"When I was in college, I used to see different women having the same problems whenever they used to shop. The sizes weren't really available. And as a plus-size woman myself, I've experienced the same issue myself," Chhapra told The Express Tribune. "But every woman has the right to look beautiful, no matter her size or colour. You can't take that away from her. And that's what I set out to achieve."
But glorious as it was, Chhapra's attempt at evoking new thought didn't manage to spark the desired trend in Pakistan. Her fellow fashion designer Deepak Perwani explained it might be a while before we see plus-sized models become mainstream.
"Well, we're a new industry and you can't compare it to the one overseas. I mean, there are so many categories when it comes to fashion over there. But Pakistan isn't an obese country. Therefore, you can't really cater to plus-sized people," he opined. "But Cheena Chhapra's collection was indeed an initiative."
Nomi Ansari cited regressive norms for the rampant fat-shaming in society. "I've been in this business for 18 years now and we've always catered to clients of any size," he said. "Similarly, we have always made clothes which are heavier. For instance, if any of our clients like a dress that has been prepared in an extra small size, she'd know that if we make it for her, the quality of the dress itself will not be compromised."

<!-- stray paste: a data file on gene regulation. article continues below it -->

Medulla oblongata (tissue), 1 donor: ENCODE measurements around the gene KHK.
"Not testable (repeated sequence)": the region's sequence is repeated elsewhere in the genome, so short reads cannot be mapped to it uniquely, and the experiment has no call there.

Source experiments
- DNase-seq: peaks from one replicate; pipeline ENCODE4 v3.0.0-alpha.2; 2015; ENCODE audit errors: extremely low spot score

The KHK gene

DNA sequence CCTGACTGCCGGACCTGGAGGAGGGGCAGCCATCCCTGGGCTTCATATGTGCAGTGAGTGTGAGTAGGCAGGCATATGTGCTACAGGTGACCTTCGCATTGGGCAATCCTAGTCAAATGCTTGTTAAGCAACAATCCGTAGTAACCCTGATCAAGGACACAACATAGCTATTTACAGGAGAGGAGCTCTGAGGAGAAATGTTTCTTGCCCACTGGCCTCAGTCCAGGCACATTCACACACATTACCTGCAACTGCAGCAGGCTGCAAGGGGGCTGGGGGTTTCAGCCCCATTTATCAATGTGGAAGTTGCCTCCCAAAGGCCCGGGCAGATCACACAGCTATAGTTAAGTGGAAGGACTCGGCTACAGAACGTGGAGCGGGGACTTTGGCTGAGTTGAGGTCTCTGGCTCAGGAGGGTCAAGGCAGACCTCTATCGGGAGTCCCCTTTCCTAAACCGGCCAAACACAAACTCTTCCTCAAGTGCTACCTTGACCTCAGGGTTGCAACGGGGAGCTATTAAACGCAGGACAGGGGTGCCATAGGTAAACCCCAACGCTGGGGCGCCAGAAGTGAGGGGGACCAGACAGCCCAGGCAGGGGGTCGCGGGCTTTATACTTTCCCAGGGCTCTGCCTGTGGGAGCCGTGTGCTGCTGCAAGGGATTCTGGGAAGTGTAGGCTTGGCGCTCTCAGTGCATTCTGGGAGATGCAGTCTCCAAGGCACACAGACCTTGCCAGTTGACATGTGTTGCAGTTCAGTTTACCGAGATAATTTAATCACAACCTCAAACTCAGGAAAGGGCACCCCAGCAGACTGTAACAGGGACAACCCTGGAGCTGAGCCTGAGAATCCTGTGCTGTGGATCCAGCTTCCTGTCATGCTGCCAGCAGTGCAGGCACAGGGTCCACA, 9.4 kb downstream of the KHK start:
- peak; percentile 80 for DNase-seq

"But oh, you have to understand that it's not easy to put plus-size models or 'real women' as you called them, on runways," Ansari added. "You have no idea the kind of comments and hate some of our clients have received just on our social media posts."
The 'Master of Colour' recalled how he did try to include 'real people' in one of his shows a few years back. "Four or five years ago, I did a show with almost 20 to 25 artists. There was Meera, Ahmed Ali Butt and Nadia Hussain , who was pregnant at that time but walked the ramp. There were so many other artists as well. They were real people, they all had varied body styles and everyone loved that show!" he shared. "Of course, if you're bringing 'real women' to the ramp, you have to make sure to do it in a manner that's not insulting. You can't have a debacle on that ramp. It's just not how fashion works."
Fashion mogul Frieha Altaf believes Pakistan suffers from a regressive idea of beauty. "It's not just the size," she commented. "Here in Pakistan, we're still struggling with common concept of beauty. It's not just that women have to be petite, they have to be fair as well!"
Altaf continued, "The thing is that we like to take our time with everything. So, to think that full body models will be making an appearance on ramps anytime soon seems like a distant happening."
According to the former model, it is ignorant on our part that we only tend to prefer to the delicate, fair, rosy young girl. "That's why Cheena's collection was riveting! It was so beautiful to see those real women up there," she added.
"What we need to understand is that beauty varies beyond that cliched image that exists in Pakistani minds. It's every size, every shape, every colour! It's about time we accept that," concluded Altaf.
Looks like it'll be a long time before Pakistanis warm up to the idea of heavier models shaping their deeply-rooted ideals.